An interpreter and his family who helped rescue the then U.S. senator Biden from the harsh rural areas of Afghanistan and his family safely evacuated the country.
In 2008, a blizzard caused a military helicopter carrying Biden and other U.S. congressmen to land in a snow-covered valley, facing the danger of being ambushed.
Aman Khalili, who was one of the Afghan employees of the US government at the time, drove the group of people to safety.
Since August last year, he has been seeking help to overcome visa problems and leave Afghanistan.
He has now joined the thousands of Afghans who have fled their homeland, who do not want to live under the rule of the Taliban.
On Monday (October 11), a representative of the U.S. State Department told the BBC that Khalili and his family had “safely left Afghanistan, and then began to move on from Pakistan.”
“With the extensive participation and support of the senior U.S. government, they did it. We are very grateful to the many others who supported him along the way.”
After 13 years of chance encounters with Biden, Senators Chuck Hagel and John Kerry, Harry tried to obtain a special immigrant visa (SIV) in the United States to escape Afghanistan.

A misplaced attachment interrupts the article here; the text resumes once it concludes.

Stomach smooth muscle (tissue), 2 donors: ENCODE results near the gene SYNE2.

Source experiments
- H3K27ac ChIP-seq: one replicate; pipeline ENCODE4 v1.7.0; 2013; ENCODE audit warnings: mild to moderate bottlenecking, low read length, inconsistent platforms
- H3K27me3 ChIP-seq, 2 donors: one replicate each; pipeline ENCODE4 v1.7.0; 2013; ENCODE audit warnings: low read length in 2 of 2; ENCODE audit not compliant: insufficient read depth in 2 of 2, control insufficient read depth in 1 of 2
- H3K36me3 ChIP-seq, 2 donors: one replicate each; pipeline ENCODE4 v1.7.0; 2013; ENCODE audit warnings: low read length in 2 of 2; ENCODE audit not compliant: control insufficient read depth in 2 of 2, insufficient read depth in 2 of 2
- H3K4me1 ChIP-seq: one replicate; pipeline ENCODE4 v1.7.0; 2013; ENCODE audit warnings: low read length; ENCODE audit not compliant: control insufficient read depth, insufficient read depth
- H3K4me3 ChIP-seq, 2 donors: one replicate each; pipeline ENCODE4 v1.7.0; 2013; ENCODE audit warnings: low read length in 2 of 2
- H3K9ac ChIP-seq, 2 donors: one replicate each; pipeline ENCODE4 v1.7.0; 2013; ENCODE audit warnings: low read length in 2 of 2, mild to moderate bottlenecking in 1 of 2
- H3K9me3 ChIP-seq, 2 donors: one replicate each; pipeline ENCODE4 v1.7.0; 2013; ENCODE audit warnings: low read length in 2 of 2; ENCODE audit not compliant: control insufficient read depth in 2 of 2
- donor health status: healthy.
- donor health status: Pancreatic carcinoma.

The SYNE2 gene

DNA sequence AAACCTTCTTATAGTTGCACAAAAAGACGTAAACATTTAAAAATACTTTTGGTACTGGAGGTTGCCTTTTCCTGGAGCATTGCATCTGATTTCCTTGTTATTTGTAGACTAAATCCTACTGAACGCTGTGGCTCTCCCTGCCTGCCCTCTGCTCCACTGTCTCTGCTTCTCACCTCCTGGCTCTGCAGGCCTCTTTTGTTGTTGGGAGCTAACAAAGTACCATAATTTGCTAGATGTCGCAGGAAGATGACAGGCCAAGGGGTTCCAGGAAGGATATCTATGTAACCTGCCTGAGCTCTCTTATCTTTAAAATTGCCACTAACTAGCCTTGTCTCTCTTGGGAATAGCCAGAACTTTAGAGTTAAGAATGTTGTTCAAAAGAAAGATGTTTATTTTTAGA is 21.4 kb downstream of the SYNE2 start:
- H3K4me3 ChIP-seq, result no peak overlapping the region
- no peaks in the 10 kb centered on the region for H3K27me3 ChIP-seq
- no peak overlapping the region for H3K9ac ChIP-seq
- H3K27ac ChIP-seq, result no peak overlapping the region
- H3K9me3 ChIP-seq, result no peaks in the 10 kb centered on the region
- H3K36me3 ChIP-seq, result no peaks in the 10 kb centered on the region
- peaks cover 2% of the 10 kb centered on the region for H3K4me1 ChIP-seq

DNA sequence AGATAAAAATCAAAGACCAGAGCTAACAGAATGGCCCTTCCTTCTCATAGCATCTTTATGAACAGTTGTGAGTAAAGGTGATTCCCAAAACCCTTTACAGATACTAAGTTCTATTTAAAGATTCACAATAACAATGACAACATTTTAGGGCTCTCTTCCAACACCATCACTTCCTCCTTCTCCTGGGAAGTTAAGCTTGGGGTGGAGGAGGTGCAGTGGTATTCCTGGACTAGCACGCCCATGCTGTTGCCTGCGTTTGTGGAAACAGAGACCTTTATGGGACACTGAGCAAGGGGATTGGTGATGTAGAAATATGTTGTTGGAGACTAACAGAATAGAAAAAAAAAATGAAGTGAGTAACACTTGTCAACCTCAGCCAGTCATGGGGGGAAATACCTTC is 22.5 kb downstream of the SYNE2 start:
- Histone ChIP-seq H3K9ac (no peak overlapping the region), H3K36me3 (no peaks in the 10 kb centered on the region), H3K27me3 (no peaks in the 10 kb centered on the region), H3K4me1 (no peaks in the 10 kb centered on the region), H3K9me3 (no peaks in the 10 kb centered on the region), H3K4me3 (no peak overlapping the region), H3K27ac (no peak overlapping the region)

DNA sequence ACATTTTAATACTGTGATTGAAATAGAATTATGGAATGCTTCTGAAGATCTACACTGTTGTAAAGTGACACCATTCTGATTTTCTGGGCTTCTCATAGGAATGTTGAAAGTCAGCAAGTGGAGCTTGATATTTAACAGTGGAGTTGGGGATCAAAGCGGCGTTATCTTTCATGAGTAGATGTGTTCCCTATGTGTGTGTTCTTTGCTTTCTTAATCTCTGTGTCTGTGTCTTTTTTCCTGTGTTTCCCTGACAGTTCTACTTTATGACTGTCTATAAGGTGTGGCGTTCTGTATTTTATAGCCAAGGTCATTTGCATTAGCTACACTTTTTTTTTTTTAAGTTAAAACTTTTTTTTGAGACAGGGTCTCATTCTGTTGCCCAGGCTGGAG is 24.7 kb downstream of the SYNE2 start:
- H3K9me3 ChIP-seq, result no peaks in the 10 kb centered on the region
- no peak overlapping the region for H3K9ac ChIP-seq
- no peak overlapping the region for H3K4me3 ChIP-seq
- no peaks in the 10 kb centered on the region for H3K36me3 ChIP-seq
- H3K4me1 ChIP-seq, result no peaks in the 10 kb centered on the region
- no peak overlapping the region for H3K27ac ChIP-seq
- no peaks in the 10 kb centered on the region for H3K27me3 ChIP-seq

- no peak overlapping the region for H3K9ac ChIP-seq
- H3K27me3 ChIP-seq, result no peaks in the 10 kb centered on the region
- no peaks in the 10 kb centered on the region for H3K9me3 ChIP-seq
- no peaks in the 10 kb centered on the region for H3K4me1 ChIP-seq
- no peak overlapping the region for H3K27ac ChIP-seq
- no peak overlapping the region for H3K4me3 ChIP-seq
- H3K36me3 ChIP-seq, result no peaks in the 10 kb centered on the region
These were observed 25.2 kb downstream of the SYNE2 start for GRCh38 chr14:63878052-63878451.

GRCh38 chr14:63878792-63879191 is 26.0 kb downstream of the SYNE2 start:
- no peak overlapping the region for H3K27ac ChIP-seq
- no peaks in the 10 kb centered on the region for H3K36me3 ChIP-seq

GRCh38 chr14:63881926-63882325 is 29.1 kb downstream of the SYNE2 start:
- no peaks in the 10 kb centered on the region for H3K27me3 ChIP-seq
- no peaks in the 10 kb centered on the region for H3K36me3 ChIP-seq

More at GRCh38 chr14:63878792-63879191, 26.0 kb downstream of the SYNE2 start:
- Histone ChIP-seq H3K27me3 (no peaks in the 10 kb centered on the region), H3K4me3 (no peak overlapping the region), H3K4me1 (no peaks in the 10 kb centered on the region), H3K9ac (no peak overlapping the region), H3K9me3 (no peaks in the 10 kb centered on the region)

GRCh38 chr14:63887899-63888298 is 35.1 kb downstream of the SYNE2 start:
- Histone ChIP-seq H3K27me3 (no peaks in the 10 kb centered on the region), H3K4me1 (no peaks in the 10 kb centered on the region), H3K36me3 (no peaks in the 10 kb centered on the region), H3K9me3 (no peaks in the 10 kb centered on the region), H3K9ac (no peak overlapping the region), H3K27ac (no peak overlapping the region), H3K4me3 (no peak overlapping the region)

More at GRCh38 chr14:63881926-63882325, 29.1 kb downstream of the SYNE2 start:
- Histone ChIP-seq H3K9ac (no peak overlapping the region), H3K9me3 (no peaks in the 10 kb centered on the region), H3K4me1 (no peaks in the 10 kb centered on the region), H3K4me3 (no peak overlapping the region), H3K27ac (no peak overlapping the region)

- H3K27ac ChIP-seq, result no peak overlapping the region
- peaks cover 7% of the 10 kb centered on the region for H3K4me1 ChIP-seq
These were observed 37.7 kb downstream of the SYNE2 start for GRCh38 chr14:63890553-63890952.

After the United States withdrew in chaos this summer, Harry called on Biden to save him, his wife and five children. “I trust him,” he told CNN. “I believe he can do everything.”
When asked about Khalili in September, White House Press Secretary Jen Psaki thanked him for “helping some of my favorite people get rid of the blizzard and all the work she did” and said that the United States was “committed to “Yu” withdrew from allies.
The Human First Coalition is helping to rescue more than 200 Afghans in Pakistan. The organization told the BBC that they are “very grateful” to US and Pakistani officials for “helping us bring President Biden’s interpreter and his family to safety.”
SIV was specifically designed for Afghans and Iraqis who fought side by side with the U.S. military in two wars. At present, it is unclear whether Harry obtained this visa or whether he is traveling to the United States.
Since 2008, approximately 70,000 Afghans have settled in the United States through SIV.